...A Step Back in Time   


If there's one authentic landmark in Memphis, it surely is A. Schwab Dry Goods at 163 Beale Street.  It is the oldest store in the Mid-South and is located in the oldest building now on Beale Street. To visit A. Schwab is literally a trip back in time.  There's a selection of everything you need and for sure, even more of everything you don't need.  If you do need some love potions?  You'll find them there, along with crystal balls, bongo drums, vinyl records (remember those?), and penny candy.    And a new old-time soda fountain has been added which makes the store a true tourist attraction.  And if that's not enough, there's a small Beale Street museum on the balcony.

Abraham Schwab founded the store in 1876 and it began as a men's haberdashery and  grew into a dry goods store, and later into a seller of quirky merchandise.  Until 2011, the store was run continuously by the Schwab family.  After 136 years the family sold the business to a group who are as as dedicated as the Schwab's to preserving the heritage of the store to offer a true old time experience.  And they are totally into the old Schwab motto: "If you can't find it at Schwab's, you're better off without it".

Click on small photos to enlarge them. 



In 1874, Abraham Schwab left Gerstheim, Alsace Loraine, France to avoid conscription into the German army.  He sailed to New Orleans and, later  joined family members in Memphis.   Around 1876 he joined the Hirsch family and opened a “Boots and Shoe Company” at 66 Beale.  That store was known as "Hirsch, Schwab & Co and it eventually expanded to include basic clothing, house wares, and hardware.  Hirsch and Schwab split in 1886-87.


     Alsace Lorraine, France

By 1911,  A. Schwab relocated to 163 Beale.  His sons Sam, Elias and Leo, operated the store.  Sam's daughter , Eleanor Schwab Braslow, and Elia's son Abram, succeeded them in the next generation.  Eleanor was the buyer for the store and Abram became the family speaker.  Abram's son, Elliott, managed the store in the next generation, and his sister, Beverly worked there for years.   Eleanor's sons, Sam and Marvin participated in the business on a part time basis.  Sam's son, Joseph became the fifth generation to join the business.   *

Schwab Family


Rosa - Maurice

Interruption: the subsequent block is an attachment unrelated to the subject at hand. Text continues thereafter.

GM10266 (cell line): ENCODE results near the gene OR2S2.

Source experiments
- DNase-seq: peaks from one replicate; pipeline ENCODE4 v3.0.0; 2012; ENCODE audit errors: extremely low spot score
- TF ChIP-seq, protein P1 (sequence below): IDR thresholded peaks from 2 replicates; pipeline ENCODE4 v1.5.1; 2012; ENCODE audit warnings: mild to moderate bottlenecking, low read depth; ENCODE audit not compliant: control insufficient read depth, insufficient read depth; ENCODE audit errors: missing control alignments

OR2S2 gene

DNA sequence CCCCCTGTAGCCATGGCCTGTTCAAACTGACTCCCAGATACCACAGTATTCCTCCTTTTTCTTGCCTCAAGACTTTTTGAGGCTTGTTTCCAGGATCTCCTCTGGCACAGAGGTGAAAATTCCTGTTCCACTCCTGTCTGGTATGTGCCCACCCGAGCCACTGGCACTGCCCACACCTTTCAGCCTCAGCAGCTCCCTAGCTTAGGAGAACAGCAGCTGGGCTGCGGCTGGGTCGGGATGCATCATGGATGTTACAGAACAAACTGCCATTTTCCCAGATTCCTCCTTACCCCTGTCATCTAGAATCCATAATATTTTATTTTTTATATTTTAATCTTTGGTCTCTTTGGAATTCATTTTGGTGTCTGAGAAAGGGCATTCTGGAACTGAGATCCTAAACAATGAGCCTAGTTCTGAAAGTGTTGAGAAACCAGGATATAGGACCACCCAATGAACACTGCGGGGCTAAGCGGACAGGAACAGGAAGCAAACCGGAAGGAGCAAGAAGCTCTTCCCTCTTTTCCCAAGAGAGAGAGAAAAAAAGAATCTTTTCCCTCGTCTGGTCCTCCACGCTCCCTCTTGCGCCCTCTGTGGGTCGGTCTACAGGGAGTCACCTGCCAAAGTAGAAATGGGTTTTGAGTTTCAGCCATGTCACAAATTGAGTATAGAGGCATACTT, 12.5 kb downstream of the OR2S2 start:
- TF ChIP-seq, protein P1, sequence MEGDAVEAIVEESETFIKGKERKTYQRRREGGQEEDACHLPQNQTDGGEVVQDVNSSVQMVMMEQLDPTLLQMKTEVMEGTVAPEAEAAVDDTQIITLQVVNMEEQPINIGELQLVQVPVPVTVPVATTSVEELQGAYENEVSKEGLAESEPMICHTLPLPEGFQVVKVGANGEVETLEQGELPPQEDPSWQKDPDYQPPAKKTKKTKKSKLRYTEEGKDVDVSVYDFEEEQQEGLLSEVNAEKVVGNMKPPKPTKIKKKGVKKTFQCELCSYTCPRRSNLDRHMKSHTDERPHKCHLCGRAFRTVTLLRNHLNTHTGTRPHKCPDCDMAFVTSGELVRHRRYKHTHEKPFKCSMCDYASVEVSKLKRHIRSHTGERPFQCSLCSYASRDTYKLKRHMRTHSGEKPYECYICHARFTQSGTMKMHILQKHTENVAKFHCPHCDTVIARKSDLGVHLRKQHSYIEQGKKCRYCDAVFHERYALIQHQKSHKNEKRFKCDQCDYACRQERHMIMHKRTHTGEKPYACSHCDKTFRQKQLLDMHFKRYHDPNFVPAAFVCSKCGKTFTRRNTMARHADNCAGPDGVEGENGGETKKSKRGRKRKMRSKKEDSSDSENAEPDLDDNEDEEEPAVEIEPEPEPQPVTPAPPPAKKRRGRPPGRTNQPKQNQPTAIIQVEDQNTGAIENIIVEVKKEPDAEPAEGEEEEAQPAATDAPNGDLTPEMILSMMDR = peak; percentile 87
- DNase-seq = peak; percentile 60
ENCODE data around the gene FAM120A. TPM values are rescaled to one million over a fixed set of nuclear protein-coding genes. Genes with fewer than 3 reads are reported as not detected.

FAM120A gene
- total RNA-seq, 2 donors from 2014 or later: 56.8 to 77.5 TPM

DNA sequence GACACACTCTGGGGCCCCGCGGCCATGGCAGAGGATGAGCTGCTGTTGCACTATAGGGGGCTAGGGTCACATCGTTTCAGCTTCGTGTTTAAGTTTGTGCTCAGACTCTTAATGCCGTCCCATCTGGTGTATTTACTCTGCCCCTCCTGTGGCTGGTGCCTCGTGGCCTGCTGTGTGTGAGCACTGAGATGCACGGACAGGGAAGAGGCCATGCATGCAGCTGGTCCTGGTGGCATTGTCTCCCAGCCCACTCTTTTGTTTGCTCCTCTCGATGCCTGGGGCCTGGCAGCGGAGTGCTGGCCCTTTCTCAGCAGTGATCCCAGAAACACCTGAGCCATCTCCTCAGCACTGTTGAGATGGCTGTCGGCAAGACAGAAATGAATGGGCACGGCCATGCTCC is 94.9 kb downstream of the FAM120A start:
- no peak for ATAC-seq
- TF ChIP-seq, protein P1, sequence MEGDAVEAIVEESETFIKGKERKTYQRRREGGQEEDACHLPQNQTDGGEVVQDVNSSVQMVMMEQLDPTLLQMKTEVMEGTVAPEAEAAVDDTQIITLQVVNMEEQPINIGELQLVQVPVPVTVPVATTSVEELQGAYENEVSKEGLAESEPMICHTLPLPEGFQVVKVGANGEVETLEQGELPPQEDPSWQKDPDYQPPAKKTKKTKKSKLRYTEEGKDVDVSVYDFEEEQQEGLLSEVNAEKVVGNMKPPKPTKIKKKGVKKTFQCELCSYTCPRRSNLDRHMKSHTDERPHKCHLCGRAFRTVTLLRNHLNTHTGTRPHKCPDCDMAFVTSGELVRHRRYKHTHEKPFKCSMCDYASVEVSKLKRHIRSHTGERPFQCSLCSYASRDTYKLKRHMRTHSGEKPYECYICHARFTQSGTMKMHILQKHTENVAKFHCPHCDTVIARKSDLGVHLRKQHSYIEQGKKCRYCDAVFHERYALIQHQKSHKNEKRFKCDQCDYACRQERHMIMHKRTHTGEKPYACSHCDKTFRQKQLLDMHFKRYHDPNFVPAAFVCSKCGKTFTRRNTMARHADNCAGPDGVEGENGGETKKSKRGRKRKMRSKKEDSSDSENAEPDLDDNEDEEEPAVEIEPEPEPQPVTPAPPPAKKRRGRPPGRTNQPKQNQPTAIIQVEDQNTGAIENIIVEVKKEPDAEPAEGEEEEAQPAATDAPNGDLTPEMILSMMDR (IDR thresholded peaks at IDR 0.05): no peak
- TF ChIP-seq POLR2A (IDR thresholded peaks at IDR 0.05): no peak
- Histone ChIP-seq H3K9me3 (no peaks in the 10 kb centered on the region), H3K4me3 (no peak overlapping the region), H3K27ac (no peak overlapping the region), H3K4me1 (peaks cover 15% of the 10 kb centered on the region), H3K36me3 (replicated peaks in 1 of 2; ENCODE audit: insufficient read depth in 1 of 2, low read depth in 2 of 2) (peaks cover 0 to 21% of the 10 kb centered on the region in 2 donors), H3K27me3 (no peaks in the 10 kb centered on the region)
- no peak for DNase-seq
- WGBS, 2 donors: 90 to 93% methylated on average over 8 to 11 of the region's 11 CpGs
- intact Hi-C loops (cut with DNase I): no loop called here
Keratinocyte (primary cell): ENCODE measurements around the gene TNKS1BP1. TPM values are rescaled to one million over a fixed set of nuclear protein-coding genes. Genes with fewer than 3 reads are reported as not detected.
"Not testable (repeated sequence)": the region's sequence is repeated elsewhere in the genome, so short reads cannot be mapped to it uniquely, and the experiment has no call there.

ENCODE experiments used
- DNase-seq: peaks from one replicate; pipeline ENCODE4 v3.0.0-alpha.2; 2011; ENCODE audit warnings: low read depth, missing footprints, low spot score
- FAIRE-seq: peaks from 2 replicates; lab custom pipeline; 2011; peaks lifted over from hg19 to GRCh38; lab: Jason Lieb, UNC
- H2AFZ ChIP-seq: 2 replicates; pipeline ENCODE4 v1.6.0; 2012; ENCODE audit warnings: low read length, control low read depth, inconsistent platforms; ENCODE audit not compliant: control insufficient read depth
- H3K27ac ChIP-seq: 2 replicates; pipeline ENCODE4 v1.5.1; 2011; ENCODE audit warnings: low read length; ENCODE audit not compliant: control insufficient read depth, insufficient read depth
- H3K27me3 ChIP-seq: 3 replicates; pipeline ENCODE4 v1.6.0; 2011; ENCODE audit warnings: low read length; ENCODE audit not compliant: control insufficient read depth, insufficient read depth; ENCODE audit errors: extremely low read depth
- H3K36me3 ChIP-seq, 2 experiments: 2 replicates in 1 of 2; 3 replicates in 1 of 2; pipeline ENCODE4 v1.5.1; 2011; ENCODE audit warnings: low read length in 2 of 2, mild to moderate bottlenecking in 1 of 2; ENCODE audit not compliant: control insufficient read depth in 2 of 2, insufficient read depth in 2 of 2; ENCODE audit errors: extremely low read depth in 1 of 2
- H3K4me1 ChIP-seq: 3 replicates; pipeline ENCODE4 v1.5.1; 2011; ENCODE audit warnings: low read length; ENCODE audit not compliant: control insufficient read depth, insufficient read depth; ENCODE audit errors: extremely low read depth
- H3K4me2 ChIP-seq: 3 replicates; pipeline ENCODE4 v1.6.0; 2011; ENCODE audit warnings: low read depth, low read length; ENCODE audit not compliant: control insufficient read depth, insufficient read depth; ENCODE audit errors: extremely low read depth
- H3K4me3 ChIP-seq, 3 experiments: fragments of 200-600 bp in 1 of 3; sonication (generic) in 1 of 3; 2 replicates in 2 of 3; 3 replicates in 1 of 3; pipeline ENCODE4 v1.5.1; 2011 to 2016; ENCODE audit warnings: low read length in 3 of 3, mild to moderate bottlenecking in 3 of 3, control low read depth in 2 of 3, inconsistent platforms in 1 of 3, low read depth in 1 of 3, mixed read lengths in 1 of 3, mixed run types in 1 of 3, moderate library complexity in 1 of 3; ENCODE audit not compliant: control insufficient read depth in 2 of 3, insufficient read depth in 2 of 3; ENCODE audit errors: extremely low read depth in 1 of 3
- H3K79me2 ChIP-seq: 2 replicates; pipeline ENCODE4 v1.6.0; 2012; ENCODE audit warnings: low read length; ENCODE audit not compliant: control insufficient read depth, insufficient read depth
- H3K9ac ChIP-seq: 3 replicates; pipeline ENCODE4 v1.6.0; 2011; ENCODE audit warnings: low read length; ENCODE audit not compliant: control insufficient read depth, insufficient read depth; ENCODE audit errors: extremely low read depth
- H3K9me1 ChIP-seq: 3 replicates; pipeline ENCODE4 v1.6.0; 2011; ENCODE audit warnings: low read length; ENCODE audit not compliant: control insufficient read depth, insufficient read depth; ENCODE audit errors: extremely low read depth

Abraham Abram - Beverly   1990 Elliott


By 1924 the firm had expanded into the building next door at 165 Beale.  Both of these buildings were constructed before 1890.  And 165 Beale had been one of the original Piggly Wiggly stores.   Schwab's also added an addition to the rear of the building  which added an additional twenty percent of space. 


Aerial View of Schwab's

Vintage Schwab Photo Schwab's 1912 Schwab's Sale Schwab's 1939



* The above paragraphs represent the official Schwab's biography.   When checking the Memphis Directories, we discovered that Abraham Schwab's name first appears in the 1877 directory and he's listed as a "grocer" at 68 Beale. (There is a listing for "Schwab & Co" at 304 Main, but the Schwab's in this case are Jacob and Louis who may be relatives.  Abraham is not part of this listing)  Abraham's  listing as a grocer at 68 Beale continues up to 1881.  In 1882 a listing for  "Hirsch, Schwab & Co"  at 390 Main first appears.    




The names Henry and Solomon Hirsch first appear in 1883 and this is also the first listing at 66 Beale.   The "Hirsch, Schwab & Co" listing continues to 1887.  Then the  listing changes to "A. Schwab" and the address remains the same until 1905 when the city re-numbered.  The number then changes from 66 to 149 Beale Street.  In 1912,  during the time-frame of the store's move to a new location, the directory listing for A. Schwab changes to 163 Beale - the same location as today.

1880 1882 1882 1883 1886 1887 1905 1908 1912



The eclectic collection at Schwab's continued to expand to farm implements, washing implements, old bottles and jugs, vintage documents, newspaper clippings, old Blues records, incense - lots of incense, candles, various hoodoo-voodoo items, and of course, tourist memorabilia.

Voo Doo stuff


Schwab's Interior Schwab's Schwab's 1900 Schwab's Schwab's interior

In 1974, Schwab's launched their little Museum on the balcony, showcasing the rich history of Beale Street.  In
the 1980s, the Schwab family played a vital role in re-launching Beale Street as an entertainment district. They adapted their merchandise to appeal to tourists while continuing to offer an old-fashioned experience.  A. Schwab had indeed become an anchor in the community and eventually, it was the only business on Beale that survived. 


Schwab's 2017




In 2011, after 136 years, the Schwab family sold the business.  A group consisting of Terry Corona Saunders, Tommy Peters, and Posey Cochrane bought  the two buildings at 163 and 165 Beale.  The new owners are dedicated to preserving the rich heritage of the store and telling the story of the Beale Street through historic artifacts and relevant merchandise.

Schwab's is SOLD...2011

There are only two noticeable changes:  The spacious 2nd floor has become a venue for private functions and private parties, plus a popular old-time Soda Fountain has been added to the ground floor.  The old store's characteristic battered wooden floors and tables remain, along with the quirky merchandise. 
If you can't find it at Schwab's, you're better off without it ...


In you can't find it at Schwab's, you're better off without it ...

Candy Interior Vinyl Records

Schwab Anniversary 1950

Balcony Museum Stamps Harmonica Soap

Knife Patterns Buttons Vintage Hats

Plates Mugs Advertising Key Chain T-Shirt

Gum Ball Machine

  Museum Brochure Postcards





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